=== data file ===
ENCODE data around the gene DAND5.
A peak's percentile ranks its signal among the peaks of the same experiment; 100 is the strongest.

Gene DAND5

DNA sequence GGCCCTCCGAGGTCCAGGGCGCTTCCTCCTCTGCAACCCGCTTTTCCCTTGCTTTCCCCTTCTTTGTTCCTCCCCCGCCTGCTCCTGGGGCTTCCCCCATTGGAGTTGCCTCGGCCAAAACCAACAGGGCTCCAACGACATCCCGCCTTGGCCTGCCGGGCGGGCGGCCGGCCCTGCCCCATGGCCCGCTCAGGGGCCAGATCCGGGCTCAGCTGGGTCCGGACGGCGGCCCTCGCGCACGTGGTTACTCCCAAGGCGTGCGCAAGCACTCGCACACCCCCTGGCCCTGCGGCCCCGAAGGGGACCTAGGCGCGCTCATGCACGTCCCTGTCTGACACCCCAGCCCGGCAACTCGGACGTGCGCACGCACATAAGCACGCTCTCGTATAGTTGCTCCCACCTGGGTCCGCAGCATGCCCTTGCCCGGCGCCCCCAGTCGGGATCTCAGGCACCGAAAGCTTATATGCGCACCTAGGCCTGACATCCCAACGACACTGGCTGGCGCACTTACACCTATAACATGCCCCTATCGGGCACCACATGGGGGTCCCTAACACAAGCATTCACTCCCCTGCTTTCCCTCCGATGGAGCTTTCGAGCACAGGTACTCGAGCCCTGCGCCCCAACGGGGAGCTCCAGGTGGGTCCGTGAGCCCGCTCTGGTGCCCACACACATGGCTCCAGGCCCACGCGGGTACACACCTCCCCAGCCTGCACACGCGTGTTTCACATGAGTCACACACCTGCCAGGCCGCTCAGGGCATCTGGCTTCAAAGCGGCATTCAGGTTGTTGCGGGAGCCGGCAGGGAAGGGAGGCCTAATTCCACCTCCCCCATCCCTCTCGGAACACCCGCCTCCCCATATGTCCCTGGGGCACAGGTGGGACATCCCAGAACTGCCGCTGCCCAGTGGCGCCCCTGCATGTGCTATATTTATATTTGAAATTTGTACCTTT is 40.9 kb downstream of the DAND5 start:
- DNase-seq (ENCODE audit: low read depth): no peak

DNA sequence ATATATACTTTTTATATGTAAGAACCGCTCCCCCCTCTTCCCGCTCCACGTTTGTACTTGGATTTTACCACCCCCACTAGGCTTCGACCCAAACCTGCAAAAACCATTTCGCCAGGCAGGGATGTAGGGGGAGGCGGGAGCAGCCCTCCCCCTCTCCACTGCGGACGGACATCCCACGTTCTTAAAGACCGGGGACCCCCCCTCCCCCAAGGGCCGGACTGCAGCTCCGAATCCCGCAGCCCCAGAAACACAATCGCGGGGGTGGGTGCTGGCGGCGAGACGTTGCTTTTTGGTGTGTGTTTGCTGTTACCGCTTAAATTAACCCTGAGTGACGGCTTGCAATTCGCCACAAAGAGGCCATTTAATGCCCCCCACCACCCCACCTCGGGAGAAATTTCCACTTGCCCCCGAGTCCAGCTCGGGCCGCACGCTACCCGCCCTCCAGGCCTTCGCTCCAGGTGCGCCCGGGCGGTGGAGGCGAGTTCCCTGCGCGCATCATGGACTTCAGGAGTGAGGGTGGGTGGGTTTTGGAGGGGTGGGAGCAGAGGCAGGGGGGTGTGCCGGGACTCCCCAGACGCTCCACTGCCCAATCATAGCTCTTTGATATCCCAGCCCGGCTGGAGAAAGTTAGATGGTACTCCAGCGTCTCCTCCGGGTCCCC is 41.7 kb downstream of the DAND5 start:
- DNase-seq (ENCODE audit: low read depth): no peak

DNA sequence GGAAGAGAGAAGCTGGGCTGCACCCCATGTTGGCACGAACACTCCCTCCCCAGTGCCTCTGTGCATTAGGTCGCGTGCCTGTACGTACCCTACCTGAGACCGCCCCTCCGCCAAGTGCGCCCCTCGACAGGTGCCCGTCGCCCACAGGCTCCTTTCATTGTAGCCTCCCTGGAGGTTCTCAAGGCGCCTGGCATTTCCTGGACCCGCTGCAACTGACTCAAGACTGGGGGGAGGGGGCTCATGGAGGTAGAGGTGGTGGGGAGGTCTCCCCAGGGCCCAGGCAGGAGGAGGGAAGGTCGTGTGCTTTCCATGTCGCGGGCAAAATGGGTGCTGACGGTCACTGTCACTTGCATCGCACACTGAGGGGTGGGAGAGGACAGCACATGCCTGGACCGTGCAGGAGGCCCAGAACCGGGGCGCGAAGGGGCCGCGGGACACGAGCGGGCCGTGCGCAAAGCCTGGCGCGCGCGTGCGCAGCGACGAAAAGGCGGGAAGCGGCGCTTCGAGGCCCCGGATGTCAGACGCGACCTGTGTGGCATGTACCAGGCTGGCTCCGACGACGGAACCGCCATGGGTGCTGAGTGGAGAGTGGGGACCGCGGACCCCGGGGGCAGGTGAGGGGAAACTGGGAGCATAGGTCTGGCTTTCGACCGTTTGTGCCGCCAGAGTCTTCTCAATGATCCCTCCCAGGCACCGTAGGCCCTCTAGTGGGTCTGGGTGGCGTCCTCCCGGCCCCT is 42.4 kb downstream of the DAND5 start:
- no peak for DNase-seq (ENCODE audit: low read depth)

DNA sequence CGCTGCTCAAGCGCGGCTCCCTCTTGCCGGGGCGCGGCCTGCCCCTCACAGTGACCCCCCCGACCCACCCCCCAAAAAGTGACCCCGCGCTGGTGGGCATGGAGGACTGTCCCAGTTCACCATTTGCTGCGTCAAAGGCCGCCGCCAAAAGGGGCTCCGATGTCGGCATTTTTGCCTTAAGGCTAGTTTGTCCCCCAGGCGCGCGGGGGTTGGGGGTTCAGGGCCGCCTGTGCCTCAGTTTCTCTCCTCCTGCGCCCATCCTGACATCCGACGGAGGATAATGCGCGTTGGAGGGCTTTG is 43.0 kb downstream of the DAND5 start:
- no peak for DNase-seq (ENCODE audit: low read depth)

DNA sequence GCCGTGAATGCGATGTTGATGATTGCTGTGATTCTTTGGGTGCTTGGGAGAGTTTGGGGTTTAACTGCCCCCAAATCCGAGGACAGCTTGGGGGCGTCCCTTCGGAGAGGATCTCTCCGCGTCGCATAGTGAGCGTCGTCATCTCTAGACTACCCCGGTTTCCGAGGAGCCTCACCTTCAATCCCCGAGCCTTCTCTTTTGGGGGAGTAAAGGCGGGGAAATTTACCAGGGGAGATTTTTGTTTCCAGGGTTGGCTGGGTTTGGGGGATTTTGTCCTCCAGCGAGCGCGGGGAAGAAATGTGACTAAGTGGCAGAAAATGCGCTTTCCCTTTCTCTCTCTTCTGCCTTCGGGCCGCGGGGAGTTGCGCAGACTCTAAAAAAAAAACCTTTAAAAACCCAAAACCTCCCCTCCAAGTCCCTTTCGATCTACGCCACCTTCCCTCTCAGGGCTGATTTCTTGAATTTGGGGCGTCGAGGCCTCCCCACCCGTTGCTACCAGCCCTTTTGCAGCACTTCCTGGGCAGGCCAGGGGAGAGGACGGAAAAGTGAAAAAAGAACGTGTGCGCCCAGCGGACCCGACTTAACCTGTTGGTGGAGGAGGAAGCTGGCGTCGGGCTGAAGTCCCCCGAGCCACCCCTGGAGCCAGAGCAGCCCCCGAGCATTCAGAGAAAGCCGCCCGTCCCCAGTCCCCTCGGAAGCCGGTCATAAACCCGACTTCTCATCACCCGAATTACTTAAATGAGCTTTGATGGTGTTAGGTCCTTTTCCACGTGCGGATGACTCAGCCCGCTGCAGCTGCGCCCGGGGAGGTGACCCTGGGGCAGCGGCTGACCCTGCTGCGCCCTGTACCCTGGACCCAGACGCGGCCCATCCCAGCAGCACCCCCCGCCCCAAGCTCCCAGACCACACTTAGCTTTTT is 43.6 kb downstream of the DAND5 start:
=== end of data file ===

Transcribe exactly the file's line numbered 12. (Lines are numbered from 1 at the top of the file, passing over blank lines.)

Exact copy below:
DNA sequence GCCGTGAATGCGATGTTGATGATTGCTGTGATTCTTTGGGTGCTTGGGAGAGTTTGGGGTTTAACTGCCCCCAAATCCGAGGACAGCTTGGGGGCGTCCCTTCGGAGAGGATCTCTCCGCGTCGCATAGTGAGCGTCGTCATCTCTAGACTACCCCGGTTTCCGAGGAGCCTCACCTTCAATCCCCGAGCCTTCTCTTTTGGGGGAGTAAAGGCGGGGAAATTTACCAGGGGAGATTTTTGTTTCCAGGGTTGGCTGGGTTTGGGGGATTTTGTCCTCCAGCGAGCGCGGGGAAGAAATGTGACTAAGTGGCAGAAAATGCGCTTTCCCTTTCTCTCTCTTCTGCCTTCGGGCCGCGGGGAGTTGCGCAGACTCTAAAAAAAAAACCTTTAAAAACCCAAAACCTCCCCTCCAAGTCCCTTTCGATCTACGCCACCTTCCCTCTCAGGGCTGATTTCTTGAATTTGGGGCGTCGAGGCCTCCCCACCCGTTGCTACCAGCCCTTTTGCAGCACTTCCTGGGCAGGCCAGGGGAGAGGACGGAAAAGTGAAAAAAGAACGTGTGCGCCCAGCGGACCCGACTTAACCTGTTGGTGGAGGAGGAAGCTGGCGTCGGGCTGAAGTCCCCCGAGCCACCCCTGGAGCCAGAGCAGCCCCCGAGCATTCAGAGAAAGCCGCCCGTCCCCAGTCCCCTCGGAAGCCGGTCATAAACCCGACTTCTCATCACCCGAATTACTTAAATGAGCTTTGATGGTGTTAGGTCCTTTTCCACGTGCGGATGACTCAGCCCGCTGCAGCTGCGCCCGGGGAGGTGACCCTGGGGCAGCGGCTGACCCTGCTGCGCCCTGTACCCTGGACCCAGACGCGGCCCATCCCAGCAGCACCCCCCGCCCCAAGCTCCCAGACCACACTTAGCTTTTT is 43.6 kb downstream of the DAND5 start: